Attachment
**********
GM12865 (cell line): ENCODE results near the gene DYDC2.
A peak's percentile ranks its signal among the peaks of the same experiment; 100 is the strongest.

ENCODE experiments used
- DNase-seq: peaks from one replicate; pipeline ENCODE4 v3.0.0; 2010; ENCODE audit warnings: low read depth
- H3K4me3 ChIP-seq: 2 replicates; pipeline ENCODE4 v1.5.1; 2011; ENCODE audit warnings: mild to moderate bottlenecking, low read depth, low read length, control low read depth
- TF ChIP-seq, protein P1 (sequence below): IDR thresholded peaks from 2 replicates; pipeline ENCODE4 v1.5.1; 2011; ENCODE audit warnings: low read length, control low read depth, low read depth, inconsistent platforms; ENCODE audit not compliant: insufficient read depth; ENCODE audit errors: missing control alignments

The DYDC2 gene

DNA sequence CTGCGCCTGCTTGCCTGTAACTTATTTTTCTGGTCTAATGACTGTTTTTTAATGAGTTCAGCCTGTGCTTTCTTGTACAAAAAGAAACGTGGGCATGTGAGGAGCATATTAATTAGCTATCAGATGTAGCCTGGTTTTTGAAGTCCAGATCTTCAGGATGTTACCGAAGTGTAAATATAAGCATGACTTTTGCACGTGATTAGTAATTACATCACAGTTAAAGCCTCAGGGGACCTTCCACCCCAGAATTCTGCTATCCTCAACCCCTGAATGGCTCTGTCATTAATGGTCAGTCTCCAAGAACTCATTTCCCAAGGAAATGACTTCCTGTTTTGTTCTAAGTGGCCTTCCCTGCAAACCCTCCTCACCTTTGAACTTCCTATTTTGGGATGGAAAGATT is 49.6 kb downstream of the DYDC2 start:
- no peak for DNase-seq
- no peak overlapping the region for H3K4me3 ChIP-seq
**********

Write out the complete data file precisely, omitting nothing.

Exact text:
GM12865 (cell line): ENCODE results near the gene DYDC2.
A peak's percentile ranks its signal among the peaks of the same experiment; 100 is the strongest.

ENCODE experiments used
- DNase-seq: peaks from one replicate; pipeline ENCODE4 v3.0.0; 2010; ENCODE audit warnings: low read depth
- H3K4me3 ChIP-seq: 2 replicates; pipeline ENCODE4 v1.5.1; 2011; ENCODE audit warnings: mild to moderate bottlenecking, low read depth, low read length, control low read depth
- TF ChIP-seq, protein P1 (sequence below): IDR thresholded peaks from 2 replicates; pipeline ENCODE4 v1.5.1; 2011; ENCODE audit warnings: low read length, control low read depth, low read depth, inconsistent platforms; ENCODE audit not compliant: insufficient read depth; ENCODE audit errors: missing control alignments

The DYDC2 gene

DNA sequence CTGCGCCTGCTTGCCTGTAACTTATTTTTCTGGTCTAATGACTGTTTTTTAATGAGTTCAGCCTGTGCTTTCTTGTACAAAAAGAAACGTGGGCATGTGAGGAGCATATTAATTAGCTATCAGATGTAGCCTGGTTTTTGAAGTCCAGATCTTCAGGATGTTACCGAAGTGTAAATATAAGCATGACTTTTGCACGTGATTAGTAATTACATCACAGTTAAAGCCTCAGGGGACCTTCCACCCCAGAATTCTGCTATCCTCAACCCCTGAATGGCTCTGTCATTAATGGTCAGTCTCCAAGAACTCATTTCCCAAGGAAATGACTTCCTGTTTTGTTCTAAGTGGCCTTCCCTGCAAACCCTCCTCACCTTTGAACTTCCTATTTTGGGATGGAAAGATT is 49.6 kb downstream of the DYDC2 start:
- no peak for DNase-seq
- no peak overlapping the region for H3K4me3 ChIP-seq